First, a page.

In our discussions about the current Democratic showdown between Clinton and Obama, Clara has often remarked that Hilary Clinton can't afford to appear to be "soft," because soft rhetoric or soft positions on issues will be dismissed as somehow tainted by her femininity. She has to be hawkish on foreign policy. She has to have metaphorical balls.
Back when I was starting out as a "stay-at-home father," about fifteen years ago, I read a book called Composing a Life that had a great impact on my thinking. The book is by Mary Catherine Bateson (the daughter of Margaret Mead and Gregory Bateson), and it explores how women successfully deal with the complexity of lives that don't often follow the straightforward career track of men. She talks about improvisatory power of women in creating lives for themselves that often take them to unexpected places, and involve them in many changes and ambiguities. Here is a passage that has stayed with me for all these years:
Women's lives are valuable models because of the very pressures that make them seem more difficult. Women have not been permitted to focus on single goals but have tended to live with ambiguity and multiplicity. It's not easy. But the rejection of ambiguity may be a rejection of the complexity of the real world in favor of some dangerously simple competitive model. When a nation goes to war, it no longer has to seek a balance between guns and butter but must give a clear priority to guns; this is why war often comes as such a simplifying relief. Any analytical tool that seems to provide a comparable simplification of the multitude of choices in the real world is embraced—the bottom line, the GNP. Any technique for smoothing diverse values into a single scale, such as the conversion of human lives or clean air into dollars, models this simplification. Women, torn between their own creative energies and concern for each member of their families, are reminded daily that role stereotypes and balance sheets are equally inadequate tools for seeking long-term well-being. These lessons in the arithmetic of caring are available for men as well (184-5).
Those improvisatory skills, and the ability to deal successfully with complexity and ambiguity, would be great skills for a President to have. Unfortunately, voters like things kept simple. Barack Obama's speech on race acknowledged the complexity of the issue, but many commentators insisted on evading what Senator Obama actually said and taking refuge in simplifications. On the issue of gender, too, most people seem to prefer things simple and stereotyped.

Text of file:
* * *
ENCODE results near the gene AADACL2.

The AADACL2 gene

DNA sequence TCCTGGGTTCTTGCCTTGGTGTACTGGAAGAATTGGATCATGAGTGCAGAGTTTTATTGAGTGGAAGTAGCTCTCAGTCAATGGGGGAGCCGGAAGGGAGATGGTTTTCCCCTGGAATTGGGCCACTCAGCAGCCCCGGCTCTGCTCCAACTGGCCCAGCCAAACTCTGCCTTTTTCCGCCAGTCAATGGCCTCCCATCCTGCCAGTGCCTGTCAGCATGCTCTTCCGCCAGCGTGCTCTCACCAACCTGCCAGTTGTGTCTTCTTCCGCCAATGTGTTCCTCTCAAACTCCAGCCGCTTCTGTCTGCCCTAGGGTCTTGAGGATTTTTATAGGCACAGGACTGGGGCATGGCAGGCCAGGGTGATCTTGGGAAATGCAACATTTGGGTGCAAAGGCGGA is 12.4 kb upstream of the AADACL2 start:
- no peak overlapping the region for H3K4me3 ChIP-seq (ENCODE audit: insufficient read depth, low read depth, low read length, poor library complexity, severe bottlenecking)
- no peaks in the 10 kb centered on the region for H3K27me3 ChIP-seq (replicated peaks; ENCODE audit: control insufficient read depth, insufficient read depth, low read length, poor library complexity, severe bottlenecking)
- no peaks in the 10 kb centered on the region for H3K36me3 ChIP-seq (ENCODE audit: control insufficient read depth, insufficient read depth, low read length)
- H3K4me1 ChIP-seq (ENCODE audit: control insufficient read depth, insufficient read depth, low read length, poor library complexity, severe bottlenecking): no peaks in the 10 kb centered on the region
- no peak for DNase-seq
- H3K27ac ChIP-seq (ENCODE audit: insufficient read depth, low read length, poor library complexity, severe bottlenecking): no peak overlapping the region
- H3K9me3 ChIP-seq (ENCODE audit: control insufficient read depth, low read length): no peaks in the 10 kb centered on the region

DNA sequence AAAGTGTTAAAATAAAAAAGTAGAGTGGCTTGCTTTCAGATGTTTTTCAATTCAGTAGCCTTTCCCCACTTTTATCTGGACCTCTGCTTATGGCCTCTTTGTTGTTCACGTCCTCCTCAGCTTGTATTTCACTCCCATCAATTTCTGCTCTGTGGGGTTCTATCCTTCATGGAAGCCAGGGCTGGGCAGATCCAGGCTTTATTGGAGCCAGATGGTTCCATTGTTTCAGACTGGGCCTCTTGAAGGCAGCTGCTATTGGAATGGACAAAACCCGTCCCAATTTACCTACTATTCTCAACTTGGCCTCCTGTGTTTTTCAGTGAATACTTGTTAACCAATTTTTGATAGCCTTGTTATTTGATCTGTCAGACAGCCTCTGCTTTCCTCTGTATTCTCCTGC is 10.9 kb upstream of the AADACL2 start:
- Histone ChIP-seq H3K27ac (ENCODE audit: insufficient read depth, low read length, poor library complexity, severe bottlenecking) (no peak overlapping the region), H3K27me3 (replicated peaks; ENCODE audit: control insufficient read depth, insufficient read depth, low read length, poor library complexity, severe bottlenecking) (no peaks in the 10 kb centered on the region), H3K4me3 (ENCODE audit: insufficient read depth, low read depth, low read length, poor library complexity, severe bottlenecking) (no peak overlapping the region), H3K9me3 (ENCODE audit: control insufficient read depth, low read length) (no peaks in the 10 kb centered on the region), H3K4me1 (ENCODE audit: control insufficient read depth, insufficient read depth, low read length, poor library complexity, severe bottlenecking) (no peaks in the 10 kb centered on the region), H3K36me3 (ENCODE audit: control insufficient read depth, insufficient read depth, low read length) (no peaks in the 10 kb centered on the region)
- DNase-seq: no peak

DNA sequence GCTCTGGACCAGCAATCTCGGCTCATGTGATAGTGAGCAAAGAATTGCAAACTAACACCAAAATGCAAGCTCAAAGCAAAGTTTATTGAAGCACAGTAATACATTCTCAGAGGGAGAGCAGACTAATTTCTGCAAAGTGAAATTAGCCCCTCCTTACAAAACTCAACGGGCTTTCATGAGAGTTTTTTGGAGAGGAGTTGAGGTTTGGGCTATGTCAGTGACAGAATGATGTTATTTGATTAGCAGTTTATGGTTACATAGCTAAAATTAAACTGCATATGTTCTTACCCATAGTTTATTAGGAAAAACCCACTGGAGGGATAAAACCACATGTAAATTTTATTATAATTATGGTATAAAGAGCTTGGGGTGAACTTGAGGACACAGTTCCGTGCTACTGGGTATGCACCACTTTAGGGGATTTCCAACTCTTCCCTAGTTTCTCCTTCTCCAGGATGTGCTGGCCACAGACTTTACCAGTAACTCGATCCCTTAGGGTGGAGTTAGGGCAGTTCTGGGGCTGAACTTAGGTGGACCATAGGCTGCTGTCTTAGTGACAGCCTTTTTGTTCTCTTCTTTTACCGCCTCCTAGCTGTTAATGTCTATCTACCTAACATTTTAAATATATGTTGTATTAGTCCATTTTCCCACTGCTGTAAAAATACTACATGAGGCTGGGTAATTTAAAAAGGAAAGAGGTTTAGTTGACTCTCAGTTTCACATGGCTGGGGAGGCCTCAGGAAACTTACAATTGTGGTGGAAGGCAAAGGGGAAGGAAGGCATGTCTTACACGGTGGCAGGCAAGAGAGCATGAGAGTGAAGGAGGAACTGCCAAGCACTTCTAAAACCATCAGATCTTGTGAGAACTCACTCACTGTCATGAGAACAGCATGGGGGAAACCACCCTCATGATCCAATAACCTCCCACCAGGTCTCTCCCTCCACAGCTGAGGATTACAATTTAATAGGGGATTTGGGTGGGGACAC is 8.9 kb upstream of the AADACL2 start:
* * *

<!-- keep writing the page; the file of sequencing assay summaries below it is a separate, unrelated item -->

The feminist movement has often been primarily about moving women into positions of power and influence in the competitive world of men—to create female CEOs and commanders-in-chief. But as a "stay-at-home father" and homemaker, I've been more interested in the ways in which traditionally "female" values such as caring and cooperation can become available for men. I don't want to accept that the world always has to be structured according to male values of competition and domination. Another book that greatly influenced my thinking back in the early and mid-1990s was Rosemary Radford Ruether's Gaia & God: An Ecofeminist Theology of Earth Healing. She writes:
The "liberation of women" cannot be seen simply as the incorporation of women into alienated male styles of life, although with far fewer benefits, for this simply adds women to the patterns of alienated life created by and for men.... Rather, what is necessary is a double transformation of both women and men in their relation to each other and to "nature." Women certainly need to gain some of the individuality that has been traditionally purchased by men at their expense. But this individuation should not be based on exploitative domination..., but needs to remain in sustaining relation to primary communities of life. The ways of being a person for others and being a person for oneself need to come together as reciprocal, rather than being split between female and male styles of life (265).
Instead of joining men in attempting to dominate the earth and each other, women and men need to learn to tread more softly on the earth together. Men and women need to learn to express themselves without oppressing others. Unfortunately, women like Senator Clinton still seem trapped by stereotypes. To avoid one stereotype, she has to fall into another. She can't openly embrace her own complexity as a woman, or risk addressing the complex issue of gender as Obama has addressed the complex issue of race.
It is a step forward that a male candidate like Obama can, with apparent genuineness, embrace the values of complexity, caring, community, and cooperation. Ironically, he seems to offer a vision of an America that is more profoundly shaped by these traditionally "feminine" values. But we don't complain that Obama is being a woman. Unfortunately, Clinton has to be hyper-competitive, hawkish, and often simplistic: in other words, she has to be more of a man than Obama is.
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